figures descending below this reading indicating increasing
amounts of acidity, and those above, alkalinity.
The rupture of the surface of a paper during
manufacture or during printing, which occurs when an external
tensile force applied to the surface is greater than the cohesion
of the paper.
Defect in reels, consisting of ridges running
around the circumference, due to moisture take-up by the surface
A type of board with a centre layer of gypsum
and outer layers of board, used in the building industry.
The cylinder in a printing unit to which
printing plates are fixed.
An MG grade with a quick drying surface
used for outdoor poster work. The rough underside lends itself
to rapid pasting.
This is a German word used to describe a
grade of board used for a variety of purposes, often industrial.
It is of a light weight, extra hard, rolled and friction glazed.
Paper coated with a self-adhesive material which in dry form
(solvent free) is permanently tacky at room temperature. A bond
with the receiving surface may be formed by the application
of pressure (e.g. by the finger or hand). A permanent adhesive
is characterised by relatively high ultimate adhesion and a
removable adhesive by low ultimate adhesion. Until the time
of application, the adhesive surface should be covered by a
suitable release coated paper.
A pre-production print, made for the purpose
of checking the accuracy of lay-out, type matter, tone and colour
Chemical pulp is made from a cellulose raw
material (usually wood) by treating it (cooking) with chemicals
to separate the cellulose fibres and dissolve the lignin, etc.,
which binds them together; it can be bleached or unbleached.
Mechanical pulp is made from wood by purely mechanical means,
i.e. grinding or refining of chips; lignin and other impurities
are not removed, and further processing (bleaching) is required
if a white sheet is required. Fibre obtained from wood by either
of the above methods is called primary, or virgin, fibre. Some
pulping processes involve both methods and also include heat
Also known as Printers Board, this
grade is made from a single web of pulp on a paper making machine,
and is produced in various substances. Used for index cards
and other general products, these boards may be white or coloured.
Any apparatus intended for slushing pulp
Paper made from stock containing a substantial
percentage of rag pulp. The minimum proportion of such pulp
required for a paper to be so designated cannot be specified
as it varies from country to country.
A unit of measurement for sheets of paper;
The final process in making paper; after
passing through the drying cylinders and, if appropriate, the
calender rollers, the newly-made paper is wound onto a jumbo
reel: this is the reel up stage.
A machine, usually equipped with discs or
with a cone and plug, intended for the treatment of fibrous
materials in an aqueous medium to give them some of the properties
needed for the manufacture of pulp or paper with the necessary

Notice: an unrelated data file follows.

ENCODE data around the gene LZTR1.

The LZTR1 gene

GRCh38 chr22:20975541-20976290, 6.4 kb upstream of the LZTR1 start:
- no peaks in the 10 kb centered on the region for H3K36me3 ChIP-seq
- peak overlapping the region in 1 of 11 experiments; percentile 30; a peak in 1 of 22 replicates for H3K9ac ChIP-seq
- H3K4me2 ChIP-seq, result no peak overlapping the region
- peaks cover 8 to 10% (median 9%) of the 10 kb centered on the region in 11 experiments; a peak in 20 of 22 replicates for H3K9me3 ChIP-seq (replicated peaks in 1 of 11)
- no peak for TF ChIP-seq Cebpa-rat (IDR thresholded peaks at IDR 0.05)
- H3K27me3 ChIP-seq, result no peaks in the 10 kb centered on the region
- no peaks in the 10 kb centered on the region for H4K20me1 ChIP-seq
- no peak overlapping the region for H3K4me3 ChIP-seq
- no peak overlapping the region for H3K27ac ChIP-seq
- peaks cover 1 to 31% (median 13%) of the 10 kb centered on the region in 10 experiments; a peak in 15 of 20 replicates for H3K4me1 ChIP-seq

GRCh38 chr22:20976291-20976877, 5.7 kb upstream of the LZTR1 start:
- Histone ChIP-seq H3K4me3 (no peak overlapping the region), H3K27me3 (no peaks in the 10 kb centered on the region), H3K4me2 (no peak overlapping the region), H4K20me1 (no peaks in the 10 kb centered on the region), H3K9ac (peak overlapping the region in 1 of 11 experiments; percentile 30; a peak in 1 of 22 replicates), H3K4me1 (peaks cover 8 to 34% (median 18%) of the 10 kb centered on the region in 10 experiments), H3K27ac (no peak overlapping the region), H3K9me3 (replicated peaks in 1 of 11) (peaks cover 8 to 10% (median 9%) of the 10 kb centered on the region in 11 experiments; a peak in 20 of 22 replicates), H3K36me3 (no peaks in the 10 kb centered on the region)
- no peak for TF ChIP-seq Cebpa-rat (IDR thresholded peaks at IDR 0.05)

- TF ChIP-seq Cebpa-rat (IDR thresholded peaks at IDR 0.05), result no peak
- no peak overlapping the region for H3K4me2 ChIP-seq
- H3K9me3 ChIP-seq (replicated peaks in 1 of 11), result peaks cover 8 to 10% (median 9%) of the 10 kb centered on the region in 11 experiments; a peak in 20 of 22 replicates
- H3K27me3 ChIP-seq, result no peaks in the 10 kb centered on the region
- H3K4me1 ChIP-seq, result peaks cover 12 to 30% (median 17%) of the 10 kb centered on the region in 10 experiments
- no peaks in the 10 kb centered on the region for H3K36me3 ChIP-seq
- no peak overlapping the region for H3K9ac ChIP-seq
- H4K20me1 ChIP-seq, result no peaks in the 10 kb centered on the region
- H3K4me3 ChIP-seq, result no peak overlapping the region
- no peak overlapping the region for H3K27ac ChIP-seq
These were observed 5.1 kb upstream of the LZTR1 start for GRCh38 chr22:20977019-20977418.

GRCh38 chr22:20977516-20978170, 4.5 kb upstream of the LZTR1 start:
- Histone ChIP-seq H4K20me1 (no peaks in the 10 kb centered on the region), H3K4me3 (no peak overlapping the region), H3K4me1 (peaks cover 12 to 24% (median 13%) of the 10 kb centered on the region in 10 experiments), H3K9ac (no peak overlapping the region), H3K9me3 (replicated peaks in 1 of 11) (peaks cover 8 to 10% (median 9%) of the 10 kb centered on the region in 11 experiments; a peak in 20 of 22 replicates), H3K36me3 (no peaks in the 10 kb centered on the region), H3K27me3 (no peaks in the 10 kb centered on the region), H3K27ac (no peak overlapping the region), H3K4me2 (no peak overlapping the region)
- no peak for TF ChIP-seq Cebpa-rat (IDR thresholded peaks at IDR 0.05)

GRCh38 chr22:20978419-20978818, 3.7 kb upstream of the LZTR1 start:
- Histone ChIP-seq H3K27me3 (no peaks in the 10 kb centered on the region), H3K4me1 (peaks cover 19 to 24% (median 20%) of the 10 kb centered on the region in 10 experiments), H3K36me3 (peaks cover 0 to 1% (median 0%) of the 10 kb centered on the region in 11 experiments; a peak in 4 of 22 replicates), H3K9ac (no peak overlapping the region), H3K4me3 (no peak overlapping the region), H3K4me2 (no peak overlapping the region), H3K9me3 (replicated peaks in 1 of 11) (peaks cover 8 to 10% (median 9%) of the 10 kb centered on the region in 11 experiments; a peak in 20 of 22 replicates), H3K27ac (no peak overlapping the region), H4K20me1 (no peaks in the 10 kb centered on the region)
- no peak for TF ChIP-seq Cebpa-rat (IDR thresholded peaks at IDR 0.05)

A set of fine line crosses or other suitable
devices added to the original artwork to provide reference points
for the subsequent registration of the colours of a set of printed
Any paper that has been strengthened mechanically
by the incorporation of other materials such as plastics, threads,
cloth or strips of metal.
Quotient of the amount of moisture in air
and the amount that would saturate it at the same temperature
and pressure, expressed as a percentage.
which has become available as a result of overmaking or side-runs
or because it is in some way less than perfect; perhaps non-standard
or slightly sub-standard. Although sold without a guarantee
the substance and size tolerances would be expected to conform
to industry standards. Often referred to as clearance paper.
Sometimes a material which has the same
appearance and purposes as paper is called paper.
Rice paper is an example, since it is not paper, but the sliced
and flattened pith of a plant which grows in Taiwan; it is used
by Chinese artists as a surface for painting.
Any method of coating a web of paper in
which the coating is applied directly to the paper by transfer
from an applicator roll which carries the coating slip upon
its surface. The applicator roll may rotate in the same direction
as the paper web or in the reverse direction (reverse roll coating).
Traces of printing ink which temporarily
adhere, during litho printing, to the non-image area of the
plate due to its inability to repel ink.
Paper which includes identification features
such as metallic strips and watermarks to assist in detecting
fraud and to prevent counterfeiting.
Used essentially for labelling purposes,
this grade has a self-adhesive coating on one side and a surface
suitable for printing on the other. The adhesive is protected
by a laminate which enables the sheet to be fed through printers
or printing machines, the laminate subsequently being stripped
when the label is applied.
Pulp obtained by partial removal from the
raw material of those non-cellulosic components that can be